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Getting Canned

Getting Canned

Obviously, a huge vegetable harvest is better than a sparse yield, but overabundance does pose its own problem. Namely, what do you do with all those vegetables? You could hand them out to neighbors--and wait in vain for them to repay the favor. Here's a more selfish, and delicious, solution: Set up a home canning operation. Here's the process.

  • Ball Blue canning book
  • Steam-pressure canner
  • Glass jars
  • Metal or glass lids with rubber sealings
  • Cooling rack
  • Your vegetables


Step 1. Get a steam-pressure canner that's large enough for the amount of canning you intend to do. Also, get pint- or quart-sized glass jars designed for canning.

Step 2. Thoroughly wash and rinse the glass jars, lids, the rubber rings and metal bands that secure the lids; add some bleach to the wash water to disinfect. This is a crucial step, because the entire success of the canning procedure rides on avoiding any contamination.

Step 3. Select fresh, unbruised vegetables and wash them several times. Pack them into the jars and pour in boiling water. Fasten the lids securely, making sure there are no air gaps around the seals. For exhaustive details on procedures for specific vegetables, visit [http://www.foodsafety.org/can4.htm].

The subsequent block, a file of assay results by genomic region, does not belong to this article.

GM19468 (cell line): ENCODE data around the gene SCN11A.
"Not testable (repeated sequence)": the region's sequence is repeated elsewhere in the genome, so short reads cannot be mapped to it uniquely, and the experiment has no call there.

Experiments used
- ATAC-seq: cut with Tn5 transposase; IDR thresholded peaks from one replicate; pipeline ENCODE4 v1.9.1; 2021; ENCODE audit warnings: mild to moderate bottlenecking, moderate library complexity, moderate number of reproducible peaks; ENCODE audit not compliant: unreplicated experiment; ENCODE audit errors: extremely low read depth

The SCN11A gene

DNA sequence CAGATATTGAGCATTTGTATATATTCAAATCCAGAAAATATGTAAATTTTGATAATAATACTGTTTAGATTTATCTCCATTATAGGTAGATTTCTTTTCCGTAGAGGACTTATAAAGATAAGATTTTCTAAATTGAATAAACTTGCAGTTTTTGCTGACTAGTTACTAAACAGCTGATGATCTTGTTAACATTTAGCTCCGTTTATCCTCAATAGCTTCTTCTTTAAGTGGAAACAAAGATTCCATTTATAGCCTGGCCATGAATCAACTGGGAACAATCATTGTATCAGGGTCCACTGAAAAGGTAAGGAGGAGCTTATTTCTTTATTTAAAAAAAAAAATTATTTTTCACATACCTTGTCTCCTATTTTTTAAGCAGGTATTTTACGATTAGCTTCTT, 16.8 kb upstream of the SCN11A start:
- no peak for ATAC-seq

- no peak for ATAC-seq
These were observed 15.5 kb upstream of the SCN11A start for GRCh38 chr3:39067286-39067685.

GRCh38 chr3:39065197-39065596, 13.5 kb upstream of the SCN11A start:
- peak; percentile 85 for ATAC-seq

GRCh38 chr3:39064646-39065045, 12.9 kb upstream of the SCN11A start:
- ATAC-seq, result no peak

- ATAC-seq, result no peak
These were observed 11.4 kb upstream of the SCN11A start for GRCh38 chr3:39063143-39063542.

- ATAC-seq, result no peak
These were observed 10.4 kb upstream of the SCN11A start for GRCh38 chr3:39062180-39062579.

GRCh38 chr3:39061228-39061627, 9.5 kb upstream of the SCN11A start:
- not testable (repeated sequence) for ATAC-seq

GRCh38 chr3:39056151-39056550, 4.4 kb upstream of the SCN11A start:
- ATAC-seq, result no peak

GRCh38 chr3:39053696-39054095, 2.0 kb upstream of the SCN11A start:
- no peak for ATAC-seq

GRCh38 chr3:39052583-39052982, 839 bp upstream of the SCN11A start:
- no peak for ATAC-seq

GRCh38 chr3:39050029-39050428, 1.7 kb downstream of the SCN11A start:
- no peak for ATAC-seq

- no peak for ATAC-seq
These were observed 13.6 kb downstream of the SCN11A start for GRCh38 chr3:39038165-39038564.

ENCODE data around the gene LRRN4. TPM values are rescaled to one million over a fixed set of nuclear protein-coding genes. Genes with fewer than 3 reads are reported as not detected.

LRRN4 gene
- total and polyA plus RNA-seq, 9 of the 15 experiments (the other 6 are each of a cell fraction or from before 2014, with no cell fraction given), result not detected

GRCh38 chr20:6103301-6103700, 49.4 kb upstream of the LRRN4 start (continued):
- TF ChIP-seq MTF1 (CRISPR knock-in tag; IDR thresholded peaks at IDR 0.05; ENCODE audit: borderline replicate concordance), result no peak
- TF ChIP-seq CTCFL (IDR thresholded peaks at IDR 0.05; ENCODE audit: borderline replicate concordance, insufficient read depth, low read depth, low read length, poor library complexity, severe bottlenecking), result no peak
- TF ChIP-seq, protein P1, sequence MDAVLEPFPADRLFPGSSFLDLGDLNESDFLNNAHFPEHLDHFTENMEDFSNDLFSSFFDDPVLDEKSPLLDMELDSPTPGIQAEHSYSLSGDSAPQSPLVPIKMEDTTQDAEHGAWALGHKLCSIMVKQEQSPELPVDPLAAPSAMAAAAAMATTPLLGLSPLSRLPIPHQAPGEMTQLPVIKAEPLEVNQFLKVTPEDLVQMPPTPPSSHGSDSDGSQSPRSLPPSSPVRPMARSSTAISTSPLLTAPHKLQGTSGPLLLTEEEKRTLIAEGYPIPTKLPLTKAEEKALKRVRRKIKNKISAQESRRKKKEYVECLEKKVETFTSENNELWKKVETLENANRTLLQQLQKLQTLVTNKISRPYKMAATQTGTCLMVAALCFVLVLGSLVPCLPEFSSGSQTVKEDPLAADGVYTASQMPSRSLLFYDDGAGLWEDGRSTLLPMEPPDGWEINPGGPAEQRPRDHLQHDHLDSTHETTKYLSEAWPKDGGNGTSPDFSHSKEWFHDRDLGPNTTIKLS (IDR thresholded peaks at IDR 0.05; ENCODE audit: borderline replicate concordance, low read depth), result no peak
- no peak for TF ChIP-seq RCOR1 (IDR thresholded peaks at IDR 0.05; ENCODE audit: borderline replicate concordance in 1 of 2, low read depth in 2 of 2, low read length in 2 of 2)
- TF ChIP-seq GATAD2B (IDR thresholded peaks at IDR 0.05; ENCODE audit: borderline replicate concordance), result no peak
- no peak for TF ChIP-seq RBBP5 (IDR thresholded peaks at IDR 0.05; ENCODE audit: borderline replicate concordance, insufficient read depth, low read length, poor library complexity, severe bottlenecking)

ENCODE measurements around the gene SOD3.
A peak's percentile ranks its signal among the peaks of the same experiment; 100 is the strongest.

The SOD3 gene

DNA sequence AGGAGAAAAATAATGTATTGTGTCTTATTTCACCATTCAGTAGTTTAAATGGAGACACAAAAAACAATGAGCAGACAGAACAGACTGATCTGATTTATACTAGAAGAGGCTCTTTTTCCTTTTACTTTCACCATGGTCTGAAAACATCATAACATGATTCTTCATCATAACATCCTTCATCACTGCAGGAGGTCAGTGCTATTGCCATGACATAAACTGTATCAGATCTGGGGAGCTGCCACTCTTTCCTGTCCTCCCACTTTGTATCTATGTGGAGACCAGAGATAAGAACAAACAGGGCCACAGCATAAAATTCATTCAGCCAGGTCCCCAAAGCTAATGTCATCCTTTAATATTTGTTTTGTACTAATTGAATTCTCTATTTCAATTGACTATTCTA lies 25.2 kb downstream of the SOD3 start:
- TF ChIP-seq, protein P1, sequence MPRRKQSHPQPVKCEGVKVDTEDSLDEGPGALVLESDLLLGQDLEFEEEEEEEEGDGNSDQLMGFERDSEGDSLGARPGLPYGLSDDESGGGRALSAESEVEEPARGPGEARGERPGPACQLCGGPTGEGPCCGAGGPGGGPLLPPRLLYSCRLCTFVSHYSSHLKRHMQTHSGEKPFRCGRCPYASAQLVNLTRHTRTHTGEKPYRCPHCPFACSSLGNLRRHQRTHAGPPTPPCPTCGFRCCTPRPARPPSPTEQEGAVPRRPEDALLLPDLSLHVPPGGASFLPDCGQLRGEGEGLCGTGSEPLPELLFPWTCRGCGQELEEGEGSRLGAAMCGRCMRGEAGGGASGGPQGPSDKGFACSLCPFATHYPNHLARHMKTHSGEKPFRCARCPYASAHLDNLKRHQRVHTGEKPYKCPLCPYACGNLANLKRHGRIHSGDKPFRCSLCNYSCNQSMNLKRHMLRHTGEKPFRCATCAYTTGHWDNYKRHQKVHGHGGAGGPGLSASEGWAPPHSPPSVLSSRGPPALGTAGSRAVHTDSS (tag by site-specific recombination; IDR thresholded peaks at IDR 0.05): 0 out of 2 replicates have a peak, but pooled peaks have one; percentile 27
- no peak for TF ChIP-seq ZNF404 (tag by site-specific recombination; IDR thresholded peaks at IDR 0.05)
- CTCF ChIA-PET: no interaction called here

Step 4. Use a jar lifter to place the jars onto the pressure canner's rack. Fill with water until the water is 3 inches above the tops of the jars. Get the steamer going and wait for it to start steaming. Steam for ten minutes, then shut off the steam by either closing the petcock or dropping the weight gauge into place. Wait for the pressure to hit 10 pounds (at most six minutes, but usually less).

Step 5. Once the prescribed time for the vegetable you've chosen to can has passed, stop the heat, allow the steam to escape and wait for the pressure to hit zero. Use a jar lifter to put the jars on a cooling rack. Let cool for a day. After that, rotate the jars and check for leaks. Store them in a cool, dark, dry space--for some cold day in winter.

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